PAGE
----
Some solutions are behavioural, but stay in the old spaces of office blocks, like the hybrid model of a reduced in-person work week or hot-desking, where work stations are shared day to day.
And some solutions just give up on the old ways altogether, and seek reinvention beyond the pandemic’s disruption.
After two years of Zoom meetings and soft pants, the office is back, baby, and it’s not just a desk anymore.
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Back in the 1990s, when coffee shop culture was all the rage and Friends was set in Central Perk, Starbucks capitalized by pursuing a corporate vision borrowed from sociology.
The cafe would aim to be a “third place,” after home and work, that would foster connection and community, and drive the value of the whole enterprise. Just selling coffee at your coffee shop was like just doing work at the office. It is a waste of space. You should also get people to eat there, think there, meet there, reflect there, hang out there, live there.
This is almost exactly the pitch some of Canada’s big office employers and landlords give for the new office of the post-pandemic future.
Tesciuba of Hines, for example, offers the image of an office worker on a hybrid attendance policy considering whether to go in to the office on any given morning, perhaps wondering why he should bother if he can work just as well at home. In Tesciuba’s vision, the answer would no longer be “because them’s the rules.” It would be because the office is a place of many and diverse attractions, from more efficiently collaborative work to lunch and exercise, drinks and parties, friendships and romances. Office workers can escape the drudgery of home into an urban universe of possibility, dressed up for the occasion in ironed shirts and leather soled shoes. The office is theatre, too. People want to see and be seen.
The idea is that the post-pandemic office should offer many things, not just a desk, a restroom, a printer and a nearby reasonably priced egg salad on rye.
Like Starbucks’s “third place” goal, this vision is a reaction to sociological research showing that, at the very least, people need some convincing about all this “back to the office” business.
“There’s a sense that the workplace has profoundly and irrevocably changed,” said John Wright, executive vice president of Maru Public Opinion, in a recent presentation to the Toronto Regional Real Estate Board. “While 57 per cent say they would be comfortable returning, only 17 per cent are fully good with that now.”
In his survey of almost 800 office workers in the Toronto area who were posted to their home to work during the pandemic, four out of five said their work situation will not return to the way it was. This is not some vain or selfish declaration of intent, but a reflection of where people are today. Well over half said that, given all the adaptation that has already been required by the pandemic, it would be “very difficult” to return to the office full time if that was the order. Nearly 40 per cent said such an order would get them looking for another job, and 24 per cent said they would simply quit.
The office has already changed. Remnants of an office culture that demanded 40-hour weeks in the same desk, like staplers or desk phones, appear today like archeological discoveries. Paper files that you have not consulted in two years have proven that you just don’t need them anymore. Your kids do not look like they do in those pictures anymore. You probably shouldn’t risk that Advil or that gum. The old office is a museum.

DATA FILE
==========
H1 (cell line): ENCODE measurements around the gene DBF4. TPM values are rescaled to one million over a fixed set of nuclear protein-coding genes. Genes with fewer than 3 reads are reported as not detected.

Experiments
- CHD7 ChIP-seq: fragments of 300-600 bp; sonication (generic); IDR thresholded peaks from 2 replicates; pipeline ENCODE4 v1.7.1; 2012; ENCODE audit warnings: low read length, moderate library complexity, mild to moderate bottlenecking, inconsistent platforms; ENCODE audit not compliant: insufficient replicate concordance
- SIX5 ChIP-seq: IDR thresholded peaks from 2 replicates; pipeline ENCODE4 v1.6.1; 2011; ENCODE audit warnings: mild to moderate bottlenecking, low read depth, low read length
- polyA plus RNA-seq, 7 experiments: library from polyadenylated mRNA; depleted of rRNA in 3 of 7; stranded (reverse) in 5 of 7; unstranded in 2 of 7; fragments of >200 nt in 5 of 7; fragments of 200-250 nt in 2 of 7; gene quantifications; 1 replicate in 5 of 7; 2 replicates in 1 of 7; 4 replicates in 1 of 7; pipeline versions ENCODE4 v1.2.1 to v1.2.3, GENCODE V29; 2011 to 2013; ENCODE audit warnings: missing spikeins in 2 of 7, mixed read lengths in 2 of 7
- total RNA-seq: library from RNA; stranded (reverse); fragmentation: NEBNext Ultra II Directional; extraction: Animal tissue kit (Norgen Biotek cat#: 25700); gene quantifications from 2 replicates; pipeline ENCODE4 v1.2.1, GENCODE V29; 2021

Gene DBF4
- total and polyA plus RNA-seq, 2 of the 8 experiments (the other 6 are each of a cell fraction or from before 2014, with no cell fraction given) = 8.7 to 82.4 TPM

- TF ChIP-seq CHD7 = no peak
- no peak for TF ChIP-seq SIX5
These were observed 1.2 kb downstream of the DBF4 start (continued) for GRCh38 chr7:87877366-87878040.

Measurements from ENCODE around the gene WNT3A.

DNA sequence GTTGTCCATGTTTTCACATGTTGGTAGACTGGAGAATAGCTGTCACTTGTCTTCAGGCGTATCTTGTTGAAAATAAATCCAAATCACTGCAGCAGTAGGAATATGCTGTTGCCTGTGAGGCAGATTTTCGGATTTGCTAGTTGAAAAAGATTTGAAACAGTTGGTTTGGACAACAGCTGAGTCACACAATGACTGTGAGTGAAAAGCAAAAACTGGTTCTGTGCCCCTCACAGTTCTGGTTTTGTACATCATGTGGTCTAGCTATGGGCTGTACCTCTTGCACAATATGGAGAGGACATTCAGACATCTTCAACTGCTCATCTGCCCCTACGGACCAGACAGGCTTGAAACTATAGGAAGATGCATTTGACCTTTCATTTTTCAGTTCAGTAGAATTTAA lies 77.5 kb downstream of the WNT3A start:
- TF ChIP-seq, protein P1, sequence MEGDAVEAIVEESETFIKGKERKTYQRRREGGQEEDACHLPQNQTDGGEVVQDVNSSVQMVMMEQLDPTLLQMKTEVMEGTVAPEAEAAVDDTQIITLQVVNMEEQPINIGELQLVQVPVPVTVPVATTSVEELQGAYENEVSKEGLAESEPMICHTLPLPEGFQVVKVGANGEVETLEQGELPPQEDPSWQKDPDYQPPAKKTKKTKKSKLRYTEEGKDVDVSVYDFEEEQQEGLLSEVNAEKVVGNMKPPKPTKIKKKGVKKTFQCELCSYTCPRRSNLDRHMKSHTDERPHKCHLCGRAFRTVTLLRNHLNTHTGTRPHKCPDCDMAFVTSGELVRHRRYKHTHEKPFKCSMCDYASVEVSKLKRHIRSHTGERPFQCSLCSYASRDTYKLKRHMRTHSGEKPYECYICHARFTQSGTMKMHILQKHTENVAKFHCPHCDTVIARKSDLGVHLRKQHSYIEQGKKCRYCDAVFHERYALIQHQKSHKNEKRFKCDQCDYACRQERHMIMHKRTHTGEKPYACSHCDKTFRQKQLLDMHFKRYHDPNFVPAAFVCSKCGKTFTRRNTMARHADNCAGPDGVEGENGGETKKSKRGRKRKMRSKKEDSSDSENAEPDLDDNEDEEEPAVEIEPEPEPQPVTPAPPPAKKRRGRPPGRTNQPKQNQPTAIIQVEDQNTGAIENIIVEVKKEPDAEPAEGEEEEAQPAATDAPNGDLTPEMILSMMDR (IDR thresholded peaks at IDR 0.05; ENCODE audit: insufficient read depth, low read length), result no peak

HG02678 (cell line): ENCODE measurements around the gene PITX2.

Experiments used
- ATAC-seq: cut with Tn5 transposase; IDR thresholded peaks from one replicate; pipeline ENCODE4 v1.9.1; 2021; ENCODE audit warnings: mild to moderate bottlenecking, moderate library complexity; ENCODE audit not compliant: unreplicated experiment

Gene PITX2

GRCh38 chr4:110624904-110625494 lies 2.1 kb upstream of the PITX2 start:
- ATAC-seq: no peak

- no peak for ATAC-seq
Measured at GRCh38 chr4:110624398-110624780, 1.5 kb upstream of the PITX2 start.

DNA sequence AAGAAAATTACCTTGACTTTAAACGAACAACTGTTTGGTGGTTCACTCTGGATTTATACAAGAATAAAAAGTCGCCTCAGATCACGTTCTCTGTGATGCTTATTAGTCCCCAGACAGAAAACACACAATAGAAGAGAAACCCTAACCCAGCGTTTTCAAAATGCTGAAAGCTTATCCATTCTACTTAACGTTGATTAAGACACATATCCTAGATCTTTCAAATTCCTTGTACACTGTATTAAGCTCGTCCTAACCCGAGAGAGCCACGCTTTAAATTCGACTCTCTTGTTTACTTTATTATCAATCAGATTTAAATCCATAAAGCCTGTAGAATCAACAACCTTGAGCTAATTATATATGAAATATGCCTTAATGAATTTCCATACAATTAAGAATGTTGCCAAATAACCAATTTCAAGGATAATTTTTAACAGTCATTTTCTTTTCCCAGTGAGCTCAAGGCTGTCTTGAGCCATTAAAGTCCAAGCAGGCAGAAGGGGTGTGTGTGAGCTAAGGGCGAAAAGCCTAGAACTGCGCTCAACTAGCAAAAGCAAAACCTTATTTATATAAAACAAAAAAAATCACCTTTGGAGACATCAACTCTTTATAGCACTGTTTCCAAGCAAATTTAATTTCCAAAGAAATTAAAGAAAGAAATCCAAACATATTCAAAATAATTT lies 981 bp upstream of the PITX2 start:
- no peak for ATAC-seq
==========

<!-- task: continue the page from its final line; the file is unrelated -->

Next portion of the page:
In the 1980s, George Mazzei, former editor of Gentleman’s Quarterly magazine, published The New Office Etiquette. Today, it might as well be Jane Austen. It is comprehensible, but it is about a different world of different social manners. It also offers a revealing perspective on just how much the etiquette, even the purpose of the office has changed.
In Mazzei’s view, for example, it is “rudeness in the extreme to drop in on someone unannounced at his office and have the receptionist call through.”
Today, that sort of impromptu get together is literally designed into the infrastructure. CIBC Square explicitly aims for something closer to hotel lobby than airport terminal.
Another outdated view is not thinking of your office space as your own: “We all have to share work space. That is the nature of a company, of a working area. The only thing that endures there is the work itself; the workers are transitory,” Mazzei wrote. “It is never a good idea to view an office as being your own, even though you may decorate it and make it as personal a statement as you can…. The only thing to remember is this: Don’t expend all your creative energies trying to get comfortable.”
That advice is so 1980s it’s got shoulder pads. It just does not work that way anymore. Workers are transitory? Don’t get comfortable? That vision is as stale as a Rolodex.
This is the era of the employee. As Vuicic put it, they are “in the driver’s seat.” That is why CIBC Square does not have a sparse gym in the basement, lit like a bus station, but a fitness centre with towel service and a view of the city skyline, soon to be dominated by its partner tower. It looks like proof the office is here to stay, even if it has to change.
It is possible to overstate the cultural significance of a few amenities. This is downtown Toronto real estate, after all. At this price point it should be nice. But the amenities at CIBC make a novel pitch of a new way of work life, from the 35th floor tenants-only lounge with a view of the Toronto Islands to the private park. What’s that you say? Office towers don’t come with parks? That’s pre-pandemic thinking right there.
Post-pandemic, CIBC Square has its own park, artfully landscaped overtop the railway tracks, publicly accessible but privately owned and controlled, with plans for both a winter skating loop and summer garden parties. You know, summer garden parties at the office, just like old times.
This new hospitality-heavy vision of the modern office might not last. Real estate trends eventually turn around. Starbucks tried sticking with its “third place” vision at the beginning of the pandemic, but moved away from it with delivery and drive-thru.
Offices, likewise, might slip back into the old ways of just being offices, mere arrangements of desks, and some things about work life might never change. Going back to the office after a two-year pandemic is going back to the future. It feels familiar, but you’ve never done it before.